Why is Russia in Syria? Sergei Karagonov’s take
As an addendum of sorts to my series of posts Why is Russia in Syria, here is Sergei Karagonov’s take on why Russia militarily intervened in the Syrian Civil War. A Russian political analyst, Karagonov is the dean of the Faculty of World Economy and International Affairs at Moscow’s National Research University Higher School of Economics. In his view there are four reasons why Russia is in Syria.
The first reason relates to the Russian conclusion that “the Middle East would undergo a series of disasters,” which would ultimately lead to the generation of more terrorists. Karagonov reasoned that “it would be better if they [the terrorists] killed each other or if we killed them rather than that they continue to multiply and maybe even reach our borders.” So the Russians were afraid of the potential proliferation of Middle Eastern terrorists who could eventually attack Russia, particularly via the volatile Caucasus region.
The second reason was that Russia wanted to maintain a balance of power within the Middle East. Regardless of who could win the war in Syria, either the Alawite (Shiite) Assad or the Sunni rebels, Karagonov argued that “It’s better not to let anyone win” so as “to prevent an even louder explosion” in the region. Mind you, prior to the Russian intervention in Syria, it appeared that Assad was on the verge of being overwhelmed by the various rebel groups. So to prevent Sunni domination in the region, Russia was forced to counter this possible geopolitical imbalance. But beyond Sunni dominance in the form of Saudi hegemony or an ISIL caliphate, Karagonov also mentions that Russia does not want the emergence of another Ottoman Empire (Turkey) or a Persian Empire (Iran).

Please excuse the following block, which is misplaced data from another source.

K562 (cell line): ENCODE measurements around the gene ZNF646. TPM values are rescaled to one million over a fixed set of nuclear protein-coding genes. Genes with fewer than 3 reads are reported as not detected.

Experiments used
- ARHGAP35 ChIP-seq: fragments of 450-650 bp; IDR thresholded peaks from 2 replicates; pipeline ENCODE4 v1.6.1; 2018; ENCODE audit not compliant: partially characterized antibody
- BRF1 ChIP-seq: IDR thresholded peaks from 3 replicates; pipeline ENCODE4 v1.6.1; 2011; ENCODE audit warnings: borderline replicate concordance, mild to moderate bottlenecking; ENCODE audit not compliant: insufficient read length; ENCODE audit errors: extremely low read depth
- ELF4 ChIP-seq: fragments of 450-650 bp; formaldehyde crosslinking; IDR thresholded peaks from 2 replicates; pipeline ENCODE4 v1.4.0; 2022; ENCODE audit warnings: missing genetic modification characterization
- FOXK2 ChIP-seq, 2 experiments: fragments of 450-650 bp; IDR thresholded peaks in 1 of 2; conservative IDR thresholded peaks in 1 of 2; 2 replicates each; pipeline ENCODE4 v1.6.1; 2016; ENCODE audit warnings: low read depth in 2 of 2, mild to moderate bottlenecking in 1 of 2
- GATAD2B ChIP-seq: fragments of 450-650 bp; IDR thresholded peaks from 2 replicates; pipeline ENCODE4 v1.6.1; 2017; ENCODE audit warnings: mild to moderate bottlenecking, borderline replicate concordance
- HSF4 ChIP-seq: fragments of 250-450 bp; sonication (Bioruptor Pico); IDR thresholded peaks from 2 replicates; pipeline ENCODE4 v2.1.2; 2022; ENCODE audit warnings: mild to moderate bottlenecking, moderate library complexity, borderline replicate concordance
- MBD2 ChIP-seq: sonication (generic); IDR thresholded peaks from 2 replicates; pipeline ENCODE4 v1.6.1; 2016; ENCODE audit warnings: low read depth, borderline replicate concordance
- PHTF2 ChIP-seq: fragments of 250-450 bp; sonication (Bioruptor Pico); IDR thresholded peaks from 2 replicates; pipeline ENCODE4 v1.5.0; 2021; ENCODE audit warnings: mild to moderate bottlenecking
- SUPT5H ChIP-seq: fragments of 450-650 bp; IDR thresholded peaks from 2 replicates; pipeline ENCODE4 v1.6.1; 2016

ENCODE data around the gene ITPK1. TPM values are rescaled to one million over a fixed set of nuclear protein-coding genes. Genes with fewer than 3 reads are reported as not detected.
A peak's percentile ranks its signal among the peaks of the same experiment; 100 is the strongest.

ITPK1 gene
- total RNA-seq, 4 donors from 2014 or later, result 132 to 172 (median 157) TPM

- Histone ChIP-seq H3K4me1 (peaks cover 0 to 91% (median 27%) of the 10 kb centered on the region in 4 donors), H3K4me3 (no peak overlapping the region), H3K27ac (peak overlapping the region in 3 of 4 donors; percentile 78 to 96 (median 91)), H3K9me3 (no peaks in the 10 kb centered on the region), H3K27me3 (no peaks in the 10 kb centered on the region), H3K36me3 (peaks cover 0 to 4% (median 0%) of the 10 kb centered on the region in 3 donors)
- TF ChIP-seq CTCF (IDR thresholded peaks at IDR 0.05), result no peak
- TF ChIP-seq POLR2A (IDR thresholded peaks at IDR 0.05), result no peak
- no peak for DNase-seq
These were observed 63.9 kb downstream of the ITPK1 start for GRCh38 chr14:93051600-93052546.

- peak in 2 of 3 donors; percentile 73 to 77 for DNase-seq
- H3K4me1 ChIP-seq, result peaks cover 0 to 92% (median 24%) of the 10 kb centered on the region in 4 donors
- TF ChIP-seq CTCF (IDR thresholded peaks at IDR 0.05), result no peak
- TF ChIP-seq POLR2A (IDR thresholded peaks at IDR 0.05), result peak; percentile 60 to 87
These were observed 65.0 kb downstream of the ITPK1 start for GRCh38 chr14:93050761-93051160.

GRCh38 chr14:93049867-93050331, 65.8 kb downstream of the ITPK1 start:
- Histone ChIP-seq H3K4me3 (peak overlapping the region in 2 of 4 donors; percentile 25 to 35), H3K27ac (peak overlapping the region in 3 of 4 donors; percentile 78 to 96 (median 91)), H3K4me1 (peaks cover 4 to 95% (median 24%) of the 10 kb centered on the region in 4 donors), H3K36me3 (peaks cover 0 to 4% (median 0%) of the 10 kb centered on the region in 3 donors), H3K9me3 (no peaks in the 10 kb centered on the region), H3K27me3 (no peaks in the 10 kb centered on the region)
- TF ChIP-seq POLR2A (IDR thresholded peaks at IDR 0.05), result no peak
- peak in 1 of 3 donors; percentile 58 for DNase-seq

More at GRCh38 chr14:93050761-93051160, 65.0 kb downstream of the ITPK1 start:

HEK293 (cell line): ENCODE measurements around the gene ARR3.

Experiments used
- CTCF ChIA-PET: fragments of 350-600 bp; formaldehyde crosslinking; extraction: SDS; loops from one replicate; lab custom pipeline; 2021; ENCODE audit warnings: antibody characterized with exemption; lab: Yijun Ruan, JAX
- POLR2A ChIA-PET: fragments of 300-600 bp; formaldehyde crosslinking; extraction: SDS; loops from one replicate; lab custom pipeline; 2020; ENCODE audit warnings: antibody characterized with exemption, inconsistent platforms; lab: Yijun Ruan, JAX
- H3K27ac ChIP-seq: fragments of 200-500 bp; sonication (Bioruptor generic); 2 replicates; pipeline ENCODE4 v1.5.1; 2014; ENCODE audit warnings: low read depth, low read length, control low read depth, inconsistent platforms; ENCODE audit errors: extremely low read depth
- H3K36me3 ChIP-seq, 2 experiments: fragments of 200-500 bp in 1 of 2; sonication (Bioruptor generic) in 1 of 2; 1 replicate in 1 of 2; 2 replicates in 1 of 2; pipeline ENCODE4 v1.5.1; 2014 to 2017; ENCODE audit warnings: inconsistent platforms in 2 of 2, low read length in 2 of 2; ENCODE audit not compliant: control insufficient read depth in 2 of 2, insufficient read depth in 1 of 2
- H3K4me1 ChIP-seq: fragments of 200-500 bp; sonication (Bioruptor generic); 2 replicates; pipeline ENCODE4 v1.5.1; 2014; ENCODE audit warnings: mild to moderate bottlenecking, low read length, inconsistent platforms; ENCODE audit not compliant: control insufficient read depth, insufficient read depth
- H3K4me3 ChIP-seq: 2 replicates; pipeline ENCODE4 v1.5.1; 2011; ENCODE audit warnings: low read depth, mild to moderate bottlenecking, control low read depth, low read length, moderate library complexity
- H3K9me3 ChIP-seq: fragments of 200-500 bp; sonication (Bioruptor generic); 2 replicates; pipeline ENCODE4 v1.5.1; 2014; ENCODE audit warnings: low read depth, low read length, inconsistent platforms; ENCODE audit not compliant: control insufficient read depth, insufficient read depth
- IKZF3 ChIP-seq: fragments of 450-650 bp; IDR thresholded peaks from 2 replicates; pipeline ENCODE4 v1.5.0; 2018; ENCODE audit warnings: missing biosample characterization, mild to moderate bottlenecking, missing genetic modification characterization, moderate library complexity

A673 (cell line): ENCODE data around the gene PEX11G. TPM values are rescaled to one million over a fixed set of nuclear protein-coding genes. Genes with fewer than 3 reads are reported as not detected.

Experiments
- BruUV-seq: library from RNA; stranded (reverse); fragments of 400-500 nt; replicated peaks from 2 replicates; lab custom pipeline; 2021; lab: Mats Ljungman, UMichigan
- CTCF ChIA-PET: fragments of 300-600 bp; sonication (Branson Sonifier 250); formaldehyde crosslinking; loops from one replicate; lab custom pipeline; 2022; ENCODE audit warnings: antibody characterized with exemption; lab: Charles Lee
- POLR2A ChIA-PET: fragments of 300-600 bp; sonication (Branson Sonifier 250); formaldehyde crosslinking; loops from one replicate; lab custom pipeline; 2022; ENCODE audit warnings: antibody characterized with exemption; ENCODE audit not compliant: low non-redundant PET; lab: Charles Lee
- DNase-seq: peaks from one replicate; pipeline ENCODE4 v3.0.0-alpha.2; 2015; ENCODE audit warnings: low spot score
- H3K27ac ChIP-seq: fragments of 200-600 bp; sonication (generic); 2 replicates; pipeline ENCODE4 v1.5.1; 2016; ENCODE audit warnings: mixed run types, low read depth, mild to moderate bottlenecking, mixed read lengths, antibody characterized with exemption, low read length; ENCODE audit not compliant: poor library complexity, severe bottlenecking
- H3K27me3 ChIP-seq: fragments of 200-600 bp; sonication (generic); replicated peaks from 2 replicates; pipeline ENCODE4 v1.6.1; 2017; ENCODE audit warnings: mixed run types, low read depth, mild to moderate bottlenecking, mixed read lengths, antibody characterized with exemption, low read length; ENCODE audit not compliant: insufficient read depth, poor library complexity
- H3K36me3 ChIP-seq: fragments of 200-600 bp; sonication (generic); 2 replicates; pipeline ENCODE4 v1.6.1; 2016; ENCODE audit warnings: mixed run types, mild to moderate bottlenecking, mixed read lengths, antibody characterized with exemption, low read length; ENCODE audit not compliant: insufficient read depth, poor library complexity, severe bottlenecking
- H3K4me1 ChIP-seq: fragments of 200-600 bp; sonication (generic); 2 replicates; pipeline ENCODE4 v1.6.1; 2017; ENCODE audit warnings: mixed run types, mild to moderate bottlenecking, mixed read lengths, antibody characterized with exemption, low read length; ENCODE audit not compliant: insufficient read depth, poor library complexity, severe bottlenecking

The third reason was that the Russians wanted to display their geopolitical and military power so as to show the world that Russia is a great power. Karagonov called such a motivation a half “another half-baked idea we inherented from Peter and Catherine the Great.”
The fourth and final reason was that Russia wanted to divert attention from its involvement in the Ukraine. According to Karagonov, “this goal was completely achieved.”
What is most interesting about Karagonov’s analysis is his contention that Russia desires a balance of power in the Middle East, which includes balancing the power of their own Shiite allies Assad and Iran. Ultimately, it is very easy to have a simplistic view of Russian foreign policy, in which the Russians are the bad guys or are obstinately anti-American in their motivation.
However, we must always realized that Russian foreign policy is highly pragmatic and nuanced, and that Putin is not the mind-less thug that Western media keeps telling us he is, as evinced by his recent announcement that Russia will be withdrawing their military forces from Syria.